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Small Bowel Enteroscopy

What is Small Bowel Enteroscopy?

Small bowel enteroscopy is a procedure that uses an endoscope to examine the stomach and small intestine (small bowel). An endoscope is a long, thin, flexible tube with a tiny video camera and light at the end. Images from the camera are transmitted to a large monitor for your physician to view the inside of your small bowel. If abnormalities are noted within this region, the endoscope (enteroscope) has working channels through which miniature surgical instruments can be introduced so that diagnostic and therapeutic procedures such as biopsy and electrocautery can be performed.


The small bowel is a long tubular organ that connects the stomach and the large bowel (large intestine or colon). It extends from the stomach (pylorus) to the cecum (beginning of the colon) and consists of three sections: duodenum (first portion of the small bowel), jejunum (middle portion of the small bowel), and ileum (final portion of the small bowel). The main functions of the small bowel are digestion and absorption of ingested food. Small bowel enteroscopy helps to view the first few feet of the small bowel - the duodenum and first part of the jejunum.

Indications for Small Bowel Enteroscopy

Small bowel enteroscopy is indicated for the diagnosis and treatment of various conditions of the upper gastrointestinal (GI) tract (the mouth, oesophagus, stomach, and duodenum). Your physician may recommend small bowel enteroscopy if you have any of the following:

  • Intestinal obstruction
  • Tumours in the small bowel
  • Gastrointestinal bleeding
  • Unexplained malnutrition
  • Unexplained severe diarrhoea
  • Intestinal damage
  • Abnormal imaging results
  • Elevated white blood cell count
  • Anaemia
  • Severe abdominal pain

Preparation for Small Bowel Enteroscopy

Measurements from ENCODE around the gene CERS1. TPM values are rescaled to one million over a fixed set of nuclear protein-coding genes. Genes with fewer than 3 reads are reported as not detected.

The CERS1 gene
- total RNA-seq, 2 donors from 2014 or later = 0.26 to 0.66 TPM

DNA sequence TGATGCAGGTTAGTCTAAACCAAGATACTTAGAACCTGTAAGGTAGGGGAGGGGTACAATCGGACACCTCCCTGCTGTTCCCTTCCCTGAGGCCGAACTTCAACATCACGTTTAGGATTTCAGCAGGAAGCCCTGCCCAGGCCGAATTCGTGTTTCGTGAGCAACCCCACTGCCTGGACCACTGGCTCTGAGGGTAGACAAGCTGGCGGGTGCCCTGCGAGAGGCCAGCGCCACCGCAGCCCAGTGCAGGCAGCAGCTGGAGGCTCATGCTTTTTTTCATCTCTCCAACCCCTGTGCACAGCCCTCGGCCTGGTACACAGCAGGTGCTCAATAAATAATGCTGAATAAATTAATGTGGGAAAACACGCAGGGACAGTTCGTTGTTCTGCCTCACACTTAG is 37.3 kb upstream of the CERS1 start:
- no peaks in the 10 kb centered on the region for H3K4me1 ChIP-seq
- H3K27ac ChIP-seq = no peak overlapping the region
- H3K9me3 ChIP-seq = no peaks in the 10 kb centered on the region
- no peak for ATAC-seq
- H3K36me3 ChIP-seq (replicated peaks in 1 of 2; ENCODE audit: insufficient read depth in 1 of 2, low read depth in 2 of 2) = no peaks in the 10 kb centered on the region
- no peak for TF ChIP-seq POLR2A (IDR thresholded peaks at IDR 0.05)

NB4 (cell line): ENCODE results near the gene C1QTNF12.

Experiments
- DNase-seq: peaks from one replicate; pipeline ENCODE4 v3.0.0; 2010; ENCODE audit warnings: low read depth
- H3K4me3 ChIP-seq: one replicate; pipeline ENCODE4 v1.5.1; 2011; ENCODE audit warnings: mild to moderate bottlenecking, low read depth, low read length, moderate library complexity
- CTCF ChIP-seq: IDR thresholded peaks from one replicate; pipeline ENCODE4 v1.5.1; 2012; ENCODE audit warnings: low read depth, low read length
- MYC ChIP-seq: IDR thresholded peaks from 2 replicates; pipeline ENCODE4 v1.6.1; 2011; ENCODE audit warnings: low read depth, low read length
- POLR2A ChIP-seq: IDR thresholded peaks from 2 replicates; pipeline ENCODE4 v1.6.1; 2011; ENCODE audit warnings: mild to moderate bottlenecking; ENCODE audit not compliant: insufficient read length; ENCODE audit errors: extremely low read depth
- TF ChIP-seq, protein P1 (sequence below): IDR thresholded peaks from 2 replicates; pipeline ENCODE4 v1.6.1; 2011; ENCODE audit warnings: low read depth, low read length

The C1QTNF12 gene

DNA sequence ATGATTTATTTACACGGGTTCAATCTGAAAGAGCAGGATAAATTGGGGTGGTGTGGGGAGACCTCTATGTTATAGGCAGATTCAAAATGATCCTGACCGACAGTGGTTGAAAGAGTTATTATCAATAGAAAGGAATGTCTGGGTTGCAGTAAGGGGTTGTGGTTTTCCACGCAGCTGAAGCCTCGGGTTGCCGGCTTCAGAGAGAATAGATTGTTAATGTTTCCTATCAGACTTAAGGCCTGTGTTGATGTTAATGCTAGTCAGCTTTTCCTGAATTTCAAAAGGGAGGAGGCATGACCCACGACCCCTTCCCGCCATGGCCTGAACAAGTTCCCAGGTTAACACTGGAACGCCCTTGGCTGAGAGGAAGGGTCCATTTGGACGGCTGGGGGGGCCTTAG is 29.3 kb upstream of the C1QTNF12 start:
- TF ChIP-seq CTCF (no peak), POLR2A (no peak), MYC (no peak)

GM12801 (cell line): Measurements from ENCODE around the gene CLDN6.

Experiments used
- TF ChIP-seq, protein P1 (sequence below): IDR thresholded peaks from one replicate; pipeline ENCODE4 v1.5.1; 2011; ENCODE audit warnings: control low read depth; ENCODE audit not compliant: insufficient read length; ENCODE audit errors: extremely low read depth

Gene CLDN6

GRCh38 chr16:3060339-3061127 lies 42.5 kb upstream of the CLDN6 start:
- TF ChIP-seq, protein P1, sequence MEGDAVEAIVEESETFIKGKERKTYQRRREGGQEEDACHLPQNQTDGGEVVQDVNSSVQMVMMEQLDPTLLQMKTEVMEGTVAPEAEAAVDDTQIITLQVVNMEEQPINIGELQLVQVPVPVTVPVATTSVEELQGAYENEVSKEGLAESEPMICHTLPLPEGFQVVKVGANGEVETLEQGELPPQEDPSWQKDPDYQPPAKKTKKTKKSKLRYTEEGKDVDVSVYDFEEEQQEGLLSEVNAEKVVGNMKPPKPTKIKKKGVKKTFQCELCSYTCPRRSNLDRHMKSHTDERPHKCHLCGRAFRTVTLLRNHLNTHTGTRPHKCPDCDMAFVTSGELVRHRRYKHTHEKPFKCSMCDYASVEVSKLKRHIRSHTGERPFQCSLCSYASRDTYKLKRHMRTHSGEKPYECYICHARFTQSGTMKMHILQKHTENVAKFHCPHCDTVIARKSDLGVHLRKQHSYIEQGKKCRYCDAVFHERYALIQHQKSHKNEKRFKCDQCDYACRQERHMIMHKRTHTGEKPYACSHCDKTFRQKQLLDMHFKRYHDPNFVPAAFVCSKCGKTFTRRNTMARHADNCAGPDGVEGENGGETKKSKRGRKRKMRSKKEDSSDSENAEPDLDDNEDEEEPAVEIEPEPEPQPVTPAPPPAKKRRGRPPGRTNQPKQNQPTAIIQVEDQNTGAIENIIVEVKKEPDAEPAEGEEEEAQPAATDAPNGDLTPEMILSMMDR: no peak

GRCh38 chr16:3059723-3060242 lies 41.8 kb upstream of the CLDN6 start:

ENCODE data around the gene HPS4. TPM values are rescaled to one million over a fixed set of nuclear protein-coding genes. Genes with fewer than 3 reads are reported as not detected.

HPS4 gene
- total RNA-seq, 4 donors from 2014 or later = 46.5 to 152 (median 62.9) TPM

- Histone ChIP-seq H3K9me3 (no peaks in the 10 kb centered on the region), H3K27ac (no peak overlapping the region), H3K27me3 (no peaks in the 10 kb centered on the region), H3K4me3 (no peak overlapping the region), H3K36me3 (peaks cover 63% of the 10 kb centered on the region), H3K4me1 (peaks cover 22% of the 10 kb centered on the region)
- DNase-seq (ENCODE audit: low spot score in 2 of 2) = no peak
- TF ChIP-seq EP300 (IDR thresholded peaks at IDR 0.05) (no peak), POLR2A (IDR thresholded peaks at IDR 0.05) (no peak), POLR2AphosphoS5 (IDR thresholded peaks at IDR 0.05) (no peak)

In general, preoperative preparation for small bowel enteroscopy may involve the following:

  • Preoperative workup, such as medical evaluation, imaging, and blood work may be done.
  • If you are on any medicines such as blood thinners or any supplements, they may need to be stopped at least a week prior to the procedure.
  • You need to inform your doctor if you are allergic to specific medications or have any medical conditions that could compromise the safety of the procedure.
  • You may take a shower the night prior to or the morning of the procedure.
  • You should refrain from food or drink at least 6 hours prior to the procedure.
  • Arrange for someone to drive you home, as you may feel groggy due to sedation.
  • Your surgeon will thoroughly explain the procedure in detail and obtain your written consent.

Procedure for Small Bowel Enteroscopy

Small bowel enteroscopy procedure usually takes about an hour and may generally involve the following steps:

  • You will be asked to lie down on the operating table.
  • An intravenous line is placed in your arm for the administration of sedation medication, which keeps you relaxed and sleepy.
  • You may also need general anaesthesia if your doctor feels the exam needs deeper sedation.
  • Once you are sedated, your physician will carefully introduce an endoscope (enteroscope) through the mouth and slowly advance it through the stomach, duodenum, and into the jejunum by a gentle pushing action.
  • If the enteroscope shows any growths or abnormalities in the small bowel, your physician will pass tiny instruments through the enteroscope to take biopsies (small tissue samples taken for further examination), remove abnormal growths (polyps), or cauterise lesions (abnormalities) that may be the cause of bleeding.

Postoperative Care and Recovery

Post-procedure care and instructions may involve the following:

  • You will be transferred to the recovery area where you will be asleep until the sedation or anaesthesia wears off.
  • Your nurse will monitor your blood oxygen level and other vital signs as you recover in the recovery area.
  • It is normal for you to feel soreness in the throat due to the tube used as well as pain or discomfort in the abdominal area once you gain consciousness.
  • You will be given pain medicines and anti-nausea medications to relieve your discomfort.
  • Diet and/or medication restrictions may be advised to certain individuals depending on the findings of the exam and the procedure performed.
  • You will be discharged home after 30 to 60 minutes of observation. You should be able to resume your normal diet once you return home.
  • You should be able to return to your normal daily routines the next day, unless your physician gives you other instructions.

Risk and Complications

Small bowel enteroscopy is a relatively safe procedure; however, as with any procedure some risks and complications may occur such as:

  • Adverse reaction to anaesthesia/sedation
  • Internal bleeding
  • Bowel wall tear or perforation
  • Pancreatitis 
  • Abdominal bloating
  • Throat soreness
  • Nausea
  • Mild cramps

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